A death-row inmate executed for the murder of a woman and the rape and murder of a teenage girl suffered "excruciating" pain "similar to drowning" during the lethal injection procedure.
Wesley Ira Purkey was put to death last month by an injection of pentobarbital in Terre Haute federal penitentiary, Indiana.
An autopsy performed on Purkey revealed that he suffered "severe bilateral acute pulmonary oedema" and "frothy pulmonary oedema in trachea and main stem bronchi".
This means fluid quickly entered Purkey's lungs and trachea, causing "a near-drowning" sensation which a medical expert described as "among the most excruciating feelings known to man".
Purkey was sentenced to death in 2004 for the teenage girl murder, after previously being sentenced to life for a murder which earned him the moniker, the "claw hammer killer".
Purkey was convicted and sentenced to death for kidnapping, raping and killing 16-year-old Jennifer Long in 1998.
Long was last seen at East High School in Kansas City, Missouri on January 22 that year, when she skipped lessons.
Purkey lured the teenager into his pick-up truck outside a grocery store.
At the time Purkey, aged 46, was high on crack and drove the girl to his home where he raped her and stabbed her to death.
Using an electric chainsaw, he dismembered Long's body, and partially burned it in his fireplace.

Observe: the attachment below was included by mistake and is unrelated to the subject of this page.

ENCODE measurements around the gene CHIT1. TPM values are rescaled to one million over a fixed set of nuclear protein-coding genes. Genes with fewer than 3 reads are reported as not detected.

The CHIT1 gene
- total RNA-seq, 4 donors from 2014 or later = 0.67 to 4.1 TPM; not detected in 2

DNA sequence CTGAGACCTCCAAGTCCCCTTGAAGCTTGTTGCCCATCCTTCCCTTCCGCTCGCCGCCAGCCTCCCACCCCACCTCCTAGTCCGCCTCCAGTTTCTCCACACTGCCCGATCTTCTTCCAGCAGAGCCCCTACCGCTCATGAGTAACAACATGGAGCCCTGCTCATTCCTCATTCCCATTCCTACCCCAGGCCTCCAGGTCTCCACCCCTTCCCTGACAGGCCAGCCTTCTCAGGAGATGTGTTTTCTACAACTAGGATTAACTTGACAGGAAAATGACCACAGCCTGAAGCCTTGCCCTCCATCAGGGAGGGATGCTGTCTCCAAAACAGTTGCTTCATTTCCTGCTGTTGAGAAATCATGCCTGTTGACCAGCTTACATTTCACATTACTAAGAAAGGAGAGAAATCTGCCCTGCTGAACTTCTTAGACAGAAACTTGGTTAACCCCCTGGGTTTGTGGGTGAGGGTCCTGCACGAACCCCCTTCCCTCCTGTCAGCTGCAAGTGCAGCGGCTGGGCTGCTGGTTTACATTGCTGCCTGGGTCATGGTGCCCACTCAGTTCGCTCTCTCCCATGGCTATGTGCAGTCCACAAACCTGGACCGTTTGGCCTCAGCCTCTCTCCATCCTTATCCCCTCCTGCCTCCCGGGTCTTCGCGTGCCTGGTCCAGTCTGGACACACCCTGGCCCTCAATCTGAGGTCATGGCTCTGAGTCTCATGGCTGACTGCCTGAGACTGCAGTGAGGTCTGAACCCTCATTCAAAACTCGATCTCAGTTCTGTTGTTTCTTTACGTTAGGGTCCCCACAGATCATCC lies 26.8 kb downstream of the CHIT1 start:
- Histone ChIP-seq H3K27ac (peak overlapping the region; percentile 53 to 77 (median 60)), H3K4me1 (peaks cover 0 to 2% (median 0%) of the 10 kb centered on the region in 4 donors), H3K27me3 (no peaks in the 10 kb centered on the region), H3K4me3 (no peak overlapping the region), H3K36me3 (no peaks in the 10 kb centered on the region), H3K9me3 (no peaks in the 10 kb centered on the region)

He then took her remains and drove them 300km to a septic pond in Clearwater, Kansas, where he dumped them.
Jennifer Long's remains have never been found.
Nine months later, in October 1998, Purkey beat an 80-year-old polio sufferer to death with a claw hammer.
Purkey had been working for a plumbing company and had gone to the home of Mary Ruth Bales to fix a kitchen tap.
Neighbours saw him trying to burn the woman's body and he was arrested.
Purkey pleaded guilty to Bale's murder and was sentenced to life in prison where, years later, he confessed to Long's murder and was given the death penalty.
The execution came after the US Supreme Court rejected Purkey's plea that he had dementia.
Long's father and stepmother attended the execution, with William Long saying, "I hope he rots in hell."
Purkey's execution was carried out two days after the US government conducted its first federal execution in 17 years, also at Terre Haute, of white supremacist Daniel Lewis Lee.
Lee was convicted of killing an Arkansas family in a 1990s plot to build a whites-only America.
The autopsy, which is unofficial, was carried out at the behest of Purkey's relatives.
The results were obtained by a third Terre Haute inmate who is scheduled to be the next federal prisoner to be put to death.
Keith Nelson, convicted in the 1999 rape and strangulation of 10-year-old Pamela Butler, filed the autopsy claims in a court bid to have his execution stayed.
Nelson abducted Butler, pulling her into his truck, as she rollerbladed back to her Kansas home after buying cookies.
Dr Gail Van Norman, a medical expert retained by Nelson's lawyers to interpret Purkey's autopsy, said the flash flood-like filling of Purkey's lungs could only occur when a person was still alive.
"It is a virtual medical certainty, that most, if not all, prisoners will experience excruciating suffering, including sensations of drowning and suffocation from (the drug) pentobarbital," she said.
Nelson's execution is set for August 28.
The execution of Lezmond Mitchell, the only Native American on federal death row, is scheduled for this Wednesday, August 26.